The most common type of fraud is identity theft fraud. It is so common that many people become a victim of it without realizing it until it is too late to save them from difficulties. Here are different types of fraud specific to identity theft and how to remedy them.
Most often, buyers are scammed. In most cases, goods are paid for that are then not received. The following points must be observed to avoid being cheated:
Do not pay by bank transfer. If the seller does not ship the item, you have no legal control. Even if you file a complaint, in most cases, the money is lost.
Pay via PayPal with buyer protection. If it is impossible to pick up the item personally, you can also pay via PayPal with buyer protection even if you pick up the item. In the event of a dispute, the seller must prove that the item has been shipped if he can’t prove that, you’ll get your money back.
Even as a seller, you can be cheated by the buyer, which is a little more difficult.
Goods were paid for by PayPal but picked up personally. If the buyer has paid via PayPal and then picked up the item personally, there is no way for you as the buyer to prove to PayPal that you have properly handed over the item. When paying via PayPal, never hand over the article directly but always send it by post with appropriate evidence.
Since human error is responsible for security breaches, no company can afford to ignore the importance of educating employees about dangers online. Here is what you can do to avoid fraud in general.
Create an email address for questions
Having an email address that employees can contact questions about cybersecurity is a great start and has many other benefits. On the one hand, employees dare to ask questions that they might not otherwise ask.
Also, employers give their employees the option to forward suspicious emails for inspection. It helps employees become more astute about fraudulent emails. The forwarded mails can then also be used for internal training and thus enrich the knowledge of all employees and thus the company as a whole.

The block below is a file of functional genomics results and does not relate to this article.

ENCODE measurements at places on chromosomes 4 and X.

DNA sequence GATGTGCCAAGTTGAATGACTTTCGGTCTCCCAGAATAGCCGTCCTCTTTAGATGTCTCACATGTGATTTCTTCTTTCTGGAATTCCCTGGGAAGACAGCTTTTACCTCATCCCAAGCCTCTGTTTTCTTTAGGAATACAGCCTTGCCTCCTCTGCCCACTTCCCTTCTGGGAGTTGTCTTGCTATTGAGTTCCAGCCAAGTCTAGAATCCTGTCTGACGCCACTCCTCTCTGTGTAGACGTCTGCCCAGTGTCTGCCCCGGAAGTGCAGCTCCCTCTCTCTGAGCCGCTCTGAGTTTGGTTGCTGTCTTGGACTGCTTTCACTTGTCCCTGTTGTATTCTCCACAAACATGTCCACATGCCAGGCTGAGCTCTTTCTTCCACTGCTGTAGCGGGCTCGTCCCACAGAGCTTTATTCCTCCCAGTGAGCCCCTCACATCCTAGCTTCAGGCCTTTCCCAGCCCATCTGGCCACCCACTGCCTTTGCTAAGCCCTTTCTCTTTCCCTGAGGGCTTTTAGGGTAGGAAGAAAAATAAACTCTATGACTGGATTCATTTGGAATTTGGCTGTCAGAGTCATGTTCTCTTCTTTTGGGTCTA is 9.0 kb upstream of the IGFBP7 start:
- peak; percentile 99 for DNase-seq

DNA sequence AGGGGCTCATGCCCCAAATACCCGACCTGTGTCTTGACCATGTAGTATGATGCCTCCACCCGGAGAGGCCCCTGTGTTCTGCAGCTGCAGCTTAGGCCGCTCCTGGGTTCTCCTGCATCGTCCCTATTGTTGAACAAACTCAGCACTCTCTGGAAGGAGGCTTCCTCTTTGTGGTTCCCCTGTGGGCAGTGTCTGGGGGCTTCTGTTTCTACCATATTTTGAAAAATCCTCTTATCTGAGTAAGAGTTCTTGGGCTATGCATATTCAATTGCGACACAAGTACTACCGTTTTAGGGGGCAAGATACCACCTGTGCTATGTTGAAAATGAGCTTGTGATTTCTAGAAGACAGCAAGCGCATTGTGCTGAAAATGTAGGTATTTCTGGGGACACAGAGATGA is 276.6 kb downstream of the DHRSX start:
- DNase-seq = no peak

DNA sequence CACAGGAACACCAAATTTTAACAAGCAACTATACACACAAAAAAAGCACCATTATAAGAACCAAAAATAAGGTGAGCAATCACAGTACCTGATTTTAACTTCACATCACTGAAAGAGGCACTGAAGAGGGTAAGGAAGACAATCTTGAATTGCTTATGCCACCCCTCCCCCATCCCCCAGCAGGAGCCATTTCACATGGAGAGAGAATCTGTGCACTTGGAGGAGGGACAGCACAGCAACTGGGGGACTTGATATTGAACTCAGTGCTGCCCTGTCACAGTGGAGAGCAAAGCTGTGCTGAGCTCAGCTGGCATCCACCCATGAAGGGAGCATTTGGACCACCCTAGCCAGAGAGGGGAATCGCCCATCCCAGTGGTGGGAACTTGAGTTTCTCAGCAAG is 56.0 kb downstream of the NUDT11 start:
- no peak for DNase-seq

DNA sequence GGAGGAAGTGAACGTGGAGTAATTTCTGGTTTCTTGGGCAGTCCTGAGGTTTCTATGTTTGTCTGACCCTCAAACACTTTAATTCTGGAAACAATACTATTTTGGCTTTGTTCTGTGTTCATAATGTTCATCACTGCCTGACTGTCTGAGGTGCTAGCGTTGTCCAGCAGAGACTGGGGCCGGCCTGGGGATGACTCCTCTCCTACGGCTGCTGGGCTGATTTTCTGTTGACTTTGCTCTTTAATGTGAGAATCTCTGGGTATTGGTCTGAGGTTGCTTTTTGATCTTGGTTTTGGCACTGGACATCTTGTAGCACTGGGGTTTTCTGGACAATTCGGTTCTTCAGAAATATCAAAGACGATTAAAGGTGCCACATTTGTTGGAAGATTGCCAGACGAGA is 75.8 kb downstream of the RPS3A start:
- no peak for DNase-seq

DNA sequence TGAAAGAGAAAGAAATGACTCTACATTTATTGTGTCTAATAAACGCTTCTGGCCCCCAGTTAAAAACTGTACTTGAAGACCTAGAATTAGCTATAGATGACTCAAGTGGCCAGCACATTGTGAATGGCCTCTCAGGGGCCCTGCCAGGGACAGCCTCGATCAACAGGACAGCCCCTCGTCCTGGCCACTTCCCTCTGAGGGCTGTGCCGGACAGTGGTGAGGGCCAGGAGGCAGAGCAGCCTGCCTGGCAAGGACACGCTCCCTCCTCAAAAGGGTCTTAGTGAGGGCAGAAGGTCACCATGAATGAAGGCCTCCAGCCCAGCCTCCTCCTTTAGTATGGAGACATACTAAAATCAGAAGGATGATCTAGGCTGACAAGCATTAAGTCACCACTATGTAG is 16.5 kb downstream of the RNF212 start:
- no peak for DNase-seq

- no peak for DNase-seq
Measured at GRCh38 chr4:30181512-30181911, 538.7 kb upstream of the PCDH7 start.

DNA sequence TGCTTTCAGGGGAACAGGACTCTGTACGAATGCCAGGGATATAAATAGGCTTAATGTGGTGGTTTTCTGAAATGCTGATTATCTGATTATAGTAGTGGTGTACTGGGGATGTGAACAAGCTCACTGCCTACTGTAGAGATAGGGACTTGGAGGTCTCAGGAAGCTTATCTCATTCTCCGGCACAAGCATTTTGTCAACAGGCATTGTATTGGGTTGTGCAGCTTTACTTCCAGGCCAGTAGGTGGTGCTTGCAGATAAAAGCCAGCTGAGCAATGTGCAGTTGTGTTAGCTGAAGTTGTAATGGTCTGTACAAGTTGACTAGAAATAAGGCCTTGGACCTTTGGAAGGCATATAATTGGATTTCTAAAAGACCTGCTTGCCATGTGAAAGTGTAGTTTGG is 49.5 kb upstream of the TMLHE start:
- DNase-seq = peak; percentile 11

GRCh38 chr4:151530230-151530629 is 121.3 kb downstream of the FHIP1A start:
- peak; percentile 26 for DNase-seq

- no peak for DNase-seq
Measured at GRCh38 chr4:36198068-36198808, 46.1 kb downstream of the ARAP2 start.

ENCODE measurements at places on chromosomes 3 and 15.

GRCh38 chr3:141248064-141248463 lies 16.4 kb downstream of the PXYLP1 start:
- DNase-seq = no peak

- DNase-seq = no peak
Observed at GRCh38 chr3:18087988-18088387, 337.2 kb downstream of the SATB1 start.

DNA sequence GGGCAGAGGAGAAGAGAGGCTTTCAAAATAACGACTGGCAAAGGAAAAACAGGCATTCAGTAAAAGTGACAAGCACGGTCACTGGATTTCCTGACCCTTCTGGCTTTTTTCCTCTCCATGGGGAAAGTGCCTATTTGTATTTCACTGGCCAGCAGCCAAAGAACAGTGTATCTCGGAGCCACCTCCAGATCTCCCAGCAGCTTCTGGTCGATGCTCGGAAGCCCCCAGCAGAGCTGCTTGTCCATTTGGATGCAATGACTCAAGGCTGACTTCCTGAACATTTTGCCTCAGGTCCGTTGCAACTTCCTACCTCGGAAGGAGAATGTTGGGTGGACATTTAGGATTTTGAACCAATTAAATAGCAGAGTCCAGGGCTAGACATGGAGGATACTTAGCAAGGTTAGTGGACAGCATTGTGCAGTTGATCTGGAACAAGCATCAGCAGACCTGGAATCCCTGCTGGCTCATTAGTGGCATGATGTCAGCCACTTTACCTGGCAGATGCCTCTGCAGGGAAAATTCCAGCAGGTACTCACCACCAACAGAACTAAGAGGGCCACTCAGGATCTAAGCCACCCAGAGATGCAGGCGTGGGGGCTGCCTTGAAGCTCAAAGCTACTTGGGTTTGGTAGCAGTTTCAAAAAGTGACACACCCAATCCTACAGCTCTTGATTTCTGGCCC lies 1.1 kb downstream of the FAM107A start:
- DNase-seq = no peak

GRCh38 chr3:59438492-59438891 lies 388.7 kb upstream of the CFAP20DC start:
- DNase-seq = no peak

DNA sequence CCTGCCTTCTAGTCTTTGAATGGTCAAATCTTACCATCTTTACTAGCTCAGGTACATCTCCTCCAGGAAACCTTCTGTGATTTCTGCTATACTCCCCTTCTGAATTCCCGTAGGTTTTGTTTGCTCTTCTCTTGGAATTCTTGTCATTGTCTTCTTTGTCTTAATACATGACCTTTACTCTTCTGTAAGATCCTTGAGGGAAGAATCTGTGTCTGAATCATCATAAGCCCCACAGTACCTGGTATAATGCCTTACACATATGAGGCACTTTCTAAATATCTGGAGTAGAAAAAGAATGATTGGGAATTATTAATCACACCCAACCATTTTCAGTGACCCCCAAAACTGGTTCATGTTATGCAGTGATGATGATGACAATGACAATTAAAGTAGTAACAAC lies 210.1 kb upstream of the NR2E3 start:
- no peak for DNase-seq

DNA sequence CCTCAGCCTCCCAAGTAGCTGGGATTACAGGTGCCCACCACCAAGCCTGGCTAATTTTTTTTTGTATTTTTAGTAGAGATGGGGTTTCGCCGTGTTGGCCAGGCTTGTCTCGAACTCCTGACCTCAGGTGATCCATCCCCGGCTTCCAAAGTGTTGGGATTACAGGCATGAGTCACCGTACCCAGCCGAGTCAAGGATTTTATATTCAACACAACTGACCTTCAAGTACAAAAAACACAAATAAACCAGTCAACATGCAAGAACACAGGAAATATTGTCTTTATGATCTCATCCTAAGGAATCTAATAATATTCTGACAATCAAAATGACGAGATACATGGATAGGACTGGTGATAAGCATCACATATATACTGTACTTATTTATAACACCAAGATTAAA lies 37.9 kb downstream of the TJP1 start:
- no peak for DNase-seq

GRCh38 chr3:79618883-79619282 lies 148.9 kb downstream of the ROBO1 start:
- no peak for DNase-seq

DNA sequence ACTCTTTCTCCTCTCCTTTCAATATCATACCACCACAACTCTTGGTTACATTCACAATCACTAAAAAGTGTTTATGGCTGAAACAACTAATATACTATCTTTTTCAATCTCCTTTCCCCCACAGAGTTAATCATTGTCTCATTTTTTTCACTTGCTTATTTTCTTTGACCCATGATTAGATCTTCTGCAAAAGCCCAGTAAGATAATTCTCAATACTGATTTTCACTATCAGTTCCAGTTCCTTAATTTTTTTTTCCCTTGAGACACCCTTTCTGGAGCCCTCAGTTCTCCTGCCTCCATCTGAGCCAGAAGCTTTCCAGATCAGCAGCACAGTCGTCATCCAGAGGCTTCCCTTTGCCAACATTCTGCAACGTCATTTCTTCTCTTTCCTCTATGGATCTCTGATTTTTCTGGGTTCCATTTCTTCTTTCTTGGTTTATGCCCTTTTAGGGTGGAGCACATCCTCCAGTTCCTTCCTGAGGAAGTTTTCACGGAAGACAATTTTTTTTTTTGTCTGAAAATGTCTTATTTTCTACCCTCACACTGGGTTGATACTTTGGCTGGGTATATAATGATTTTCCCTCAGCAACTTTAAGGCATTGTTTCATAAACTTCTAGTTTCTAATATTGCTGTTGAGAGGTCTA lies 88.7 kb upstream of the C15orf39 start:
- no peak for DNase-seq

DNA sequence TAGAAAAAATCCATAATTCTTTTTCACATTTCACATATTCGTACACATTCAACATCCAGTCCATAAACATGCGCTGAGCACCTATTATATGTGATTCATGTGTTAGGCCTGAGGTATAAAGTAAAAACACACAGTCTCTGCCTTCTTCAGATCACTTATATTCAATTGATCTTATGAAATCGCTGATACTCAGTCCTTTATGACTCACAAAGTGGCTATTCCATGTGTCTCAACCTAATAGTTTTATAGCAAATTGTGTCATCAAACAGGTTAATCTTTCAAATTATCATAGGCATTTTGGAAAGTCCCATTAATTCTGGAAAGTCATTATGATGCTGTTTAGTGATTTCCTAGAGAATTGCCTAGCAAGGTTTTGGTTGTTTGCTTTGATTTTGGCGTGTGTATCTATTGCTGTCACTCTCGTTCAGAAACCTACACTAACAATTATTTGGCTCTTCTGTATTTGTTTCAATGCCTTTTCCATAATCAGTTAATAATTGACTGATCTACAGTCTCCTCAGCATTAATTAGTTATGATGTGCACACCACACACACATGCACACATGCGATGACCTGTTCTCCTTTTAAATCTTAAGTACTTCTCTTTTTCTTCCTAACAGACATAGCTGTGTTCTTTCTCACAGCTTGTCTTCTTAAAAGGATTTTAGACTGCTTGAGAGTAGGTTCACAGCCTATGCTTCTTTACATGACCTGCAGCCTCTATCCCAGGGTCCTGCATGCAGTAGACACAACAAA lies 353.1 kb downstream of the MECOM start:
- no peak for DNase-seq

Set up an early warning system
It is worth introducing a dynamic and proactive early warning process that informs the entire company about this danger to counteract dangerous spam campaigns. It reduces the chance that an ignorant colleague will fall into this trap and endanger a company’s security, employee, and customer data.
Also, this system increases awareness of some of the most important threats and most widely used techniques that cybercriminals use – even if they turn out to be tried and tested methods. Last but not least, this process encourages the security team to take a closer look at spam campaigns and identify features.
Organize round tables and training
Discussions with experts, either with qualified employees or with external specialists, help educate employees about various aspects of IT security. Since large companies hire professionals from many different areas, it is advisable to organize separate roundtables that address these target groups’ specific skills, interests, and experiences.
A picture is worth a thousand words, so it is never a disadvantage to using images in these training courses, thus increasing audience participation.
Everyone likes to compete – and win, don’t they? Competitions among employees are a fun way to establish strong, internet-safe behaviors. For example, the materials from the training courses can be used for a later quiz. In the end, the winner is rewarded, but the whole company gets an impression of how cyber-secure the other colleagues are.
Write a good guide
Prepare a document that explains precise methods of how employees can help prevent cyberattacks. Such a guide could, for example, contain information on how to set up devices securely, how information is encrypted or how to set up two-factor authentication on different devices. It is also important to ensure that these aids are easy to read, contain the most important information, and are easily accessible to all employees.
Finally, here is a suggestion on how to record all of this information. Place small notes with information on good cyber hygiene for your employees in places where they would not expect them – in office toilets, kitchens, and elevators.
If your employees then find these pieces of paper in unusual places, this increases the learning effect. They can more easily retrieve the information when it is most important – for example if you are the victim of a phishing attack.